It’s been two weeks since my last post, but some time in the next 7 days, I hope to resume my magazine quest, this time with a review of Cirsova (I’ll include a silly intro story as usual). If you missed it earlier this year, it’s time for you to check out my interview with Cirsova’s founder/editor.
Lately, I haven’t had any free time because I’ve had girl trouble. No, I’m not cheating on my wife. One of the girls is my wonderful wife, who I had to drive 5+ hours (one way) to an international airport, so she could visit her parents. This is the other girl in question:
That photo doesn’t quite do her justice; she’s a real super-cutie. She’s at least partially border collie, maybe even pure bred. She just showed up in our yard one Saturday, and we knew she wasn’t a typical stray, since her coat was clean and combed, and her teeth were as clean and white as any teeth I’ve ever seen. She also didn’t have any fear of people. She ran up to each new person, leaned on their leg, and looked up at them with a facial expression that said “hello, new best friend.”
We took her around to local veterinarians, hoping that she would have a microchip, or that their staff would recognize her. No luck, but we learned that she is incredibly well behaved on a leash and in the car. We then drove her around all the neighborhoods near our house, asking if anyone knew her owner. I was nervous doing this, because on television, the guy who asks you to take a look at the lost dog in his car is a serial killer 100% of the time. I’m glad my wife was with me.
As we were doing this, we heard what sounded like a siren, very loud but distant. At first we thought it was a tornado warning, but it sounded different, and we couldn’t identify it before it stopped. A few minutes later, two Apache helicopters began circling overhead. Science fiction scenarios flashed through my mind. The puppy had escaped from a bioweapons laboratory, and was carrying a virus which would start the pandemic and/or zombie apocalypse. (You just know the government would use border collies, the Houdinis of the canine world, in its top-secret labs). The puppy was an alien from a downed UFO, who’d adopted the form of the first local creature it encountered. The puppy could read minds and transfer memories to other humans, and corrupt politicians wanted it dead. My suspicions all seemed to be confirmed when the puppy jumped from the back seat into the rear cargo area where she’d be harder to see.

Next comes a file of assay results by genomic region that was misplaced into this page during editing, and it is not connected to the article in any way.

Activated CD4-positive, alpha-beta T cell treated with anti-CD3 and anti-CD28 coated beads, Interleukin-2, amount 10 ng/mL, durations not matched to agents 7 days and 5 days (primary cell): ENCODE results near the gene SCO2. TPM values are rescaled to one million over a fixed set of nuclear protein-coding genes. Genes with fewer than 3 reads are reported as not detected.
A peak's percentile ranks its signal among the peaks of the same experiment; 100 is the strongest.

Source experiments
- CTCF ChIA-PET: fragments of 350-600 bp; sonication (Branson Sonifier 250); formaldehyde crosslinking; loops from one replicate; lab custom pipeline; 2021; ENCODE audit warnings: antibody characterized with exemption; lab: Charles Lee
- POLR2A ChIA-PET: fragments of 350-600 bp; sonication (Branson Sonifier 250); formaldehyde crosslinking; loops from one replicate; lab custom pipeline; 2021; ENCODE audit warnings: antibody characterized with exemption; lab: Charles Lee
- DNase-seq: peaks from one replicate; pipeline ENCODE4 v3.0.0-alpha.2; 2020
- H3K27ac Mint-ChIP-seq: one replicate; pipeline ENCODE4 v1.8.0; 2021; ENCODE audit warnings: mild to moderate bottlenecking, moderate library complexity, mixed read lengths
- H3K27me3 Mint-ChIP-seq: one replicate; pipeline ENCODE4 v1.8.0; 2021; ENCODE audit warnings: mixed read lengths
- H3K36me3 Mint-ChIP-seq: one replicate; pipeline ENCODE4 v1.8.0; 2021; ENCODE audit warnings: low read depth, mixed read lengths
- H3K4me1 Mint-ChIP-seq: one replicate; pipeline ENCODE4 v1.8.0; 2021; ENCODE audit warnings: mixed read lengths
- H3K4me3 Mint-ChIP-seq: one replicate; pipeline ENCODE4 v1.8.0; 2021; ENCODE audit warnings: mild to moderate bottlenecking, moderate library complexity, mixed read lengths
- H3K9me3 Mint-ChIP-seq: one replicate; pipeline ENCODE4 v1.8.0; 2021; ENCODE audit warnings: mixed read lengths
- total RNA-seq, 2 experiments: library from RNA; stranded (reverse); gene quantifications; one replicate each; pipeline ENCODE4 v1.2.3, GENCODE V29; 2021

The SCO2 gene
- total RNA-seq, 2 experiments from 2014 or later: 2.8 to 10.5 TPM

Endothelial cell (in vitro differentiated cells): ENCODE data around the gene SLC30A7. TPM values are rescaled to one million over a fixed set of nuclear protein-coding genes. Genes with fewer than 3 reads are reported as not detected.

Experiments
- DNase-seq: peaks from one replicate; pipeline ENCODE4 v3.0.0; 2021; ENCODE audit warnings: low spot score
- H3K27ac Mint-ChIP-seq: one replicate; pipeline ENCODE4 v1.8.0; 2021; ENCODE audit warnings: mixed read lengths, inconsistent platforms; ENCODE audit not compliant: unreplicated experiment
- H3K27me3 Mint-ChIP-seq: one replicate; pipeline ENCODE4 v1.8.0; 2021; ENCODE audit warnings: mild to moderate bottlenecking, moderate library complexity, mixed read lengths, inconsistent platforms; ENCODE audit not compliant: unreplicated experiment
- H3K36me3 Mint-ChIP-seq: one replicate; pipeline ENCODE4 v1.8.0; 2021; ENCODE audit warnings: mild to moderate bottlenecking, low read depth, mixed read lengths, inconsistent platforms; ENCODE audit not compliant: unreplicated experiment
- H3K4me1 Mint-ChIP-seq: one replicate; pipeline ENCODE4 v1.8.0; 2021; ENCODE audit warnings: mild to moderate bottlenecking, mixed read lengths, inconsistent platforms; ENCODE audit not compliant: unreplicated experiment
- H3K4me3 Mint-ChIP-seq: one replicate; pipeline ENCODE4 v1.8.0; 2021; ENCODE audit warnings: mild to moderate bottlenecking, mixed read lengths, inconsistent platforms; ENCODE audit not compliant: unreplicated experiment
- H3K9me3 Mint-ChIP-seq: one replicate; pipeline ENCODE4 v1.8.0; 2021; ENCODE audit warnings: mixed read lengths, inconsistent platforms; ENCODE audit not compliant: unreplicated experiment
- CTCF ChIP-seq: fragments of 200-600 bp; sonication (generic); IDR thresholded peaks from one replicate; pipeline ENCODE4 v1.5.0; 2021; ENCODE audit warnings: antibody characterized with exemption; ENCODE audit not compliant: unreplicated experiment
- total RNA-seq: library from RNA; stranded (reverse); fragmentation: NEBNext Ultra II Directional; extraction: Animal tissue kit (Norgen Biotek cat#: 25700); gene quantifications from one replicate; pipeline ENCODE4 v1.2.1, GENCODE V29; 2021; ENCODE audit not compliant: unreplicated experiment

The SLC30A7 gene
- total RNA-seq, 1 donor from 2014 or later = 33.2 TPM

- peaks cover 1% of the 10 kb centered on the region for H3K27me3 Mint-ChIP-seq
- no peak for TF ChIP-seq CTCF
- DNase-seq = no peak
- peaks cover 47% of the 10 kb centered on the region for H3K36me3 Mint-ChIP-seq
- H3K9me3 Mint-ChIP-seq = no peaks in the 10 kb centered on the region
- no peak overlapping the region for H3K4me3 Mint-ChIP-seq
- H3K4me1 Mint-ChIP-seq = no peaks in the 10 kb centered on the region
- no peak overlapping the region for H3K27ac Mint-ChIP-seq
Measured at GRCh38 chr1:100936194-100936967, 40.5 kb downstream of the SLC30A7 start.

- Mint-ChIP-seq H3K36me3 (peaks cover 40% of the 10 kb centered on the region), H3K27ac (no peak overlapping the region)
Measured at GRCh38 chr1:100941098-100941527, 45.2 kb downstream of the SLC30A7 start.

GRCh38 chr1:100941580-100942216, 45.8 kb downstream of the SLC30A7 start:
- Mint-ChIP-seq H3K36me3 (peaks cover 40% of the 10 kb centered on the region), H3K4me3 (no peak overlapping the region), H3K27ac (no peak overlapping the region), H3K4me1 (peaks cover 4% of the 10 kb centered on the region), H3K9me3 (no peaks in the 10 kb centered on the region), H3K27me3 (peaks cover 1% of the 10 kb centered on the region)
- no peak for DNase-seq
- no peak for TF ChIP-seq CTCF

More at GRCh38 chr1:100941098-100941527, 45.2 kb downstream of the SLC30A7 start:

We didn’t have any luck with our physical search, so we went online. Facebook has a lot of local groups dedicated to re-uniting lost pets with their owners. I’ve been harsh on Facebook in the past; maybe it’s time I gave them a break. Eventually, I found a picture of our stray on another website which displayed lost and found pets. Somebody had found her as a stray before, in a neighboring city. I sent off an email, hoping the previous finder could tell me who they’d returned her to. Cutie-girl, who we’d started calling “Bubbles”, spent Saturday night in our house.
After a few rounds of phone and email tag, we eventually learned that the previous finder had never found the original owner, and had given the dog to an older gentleman — right across the street from us! The dog was brand new to him, so I hadn’t seen her in the neighborhood before.
On Sunday night, we got her home safely, but I immediately began to miss her terribly. I guess I didn’t need to worry — she’s escaped and come to see me three times since then.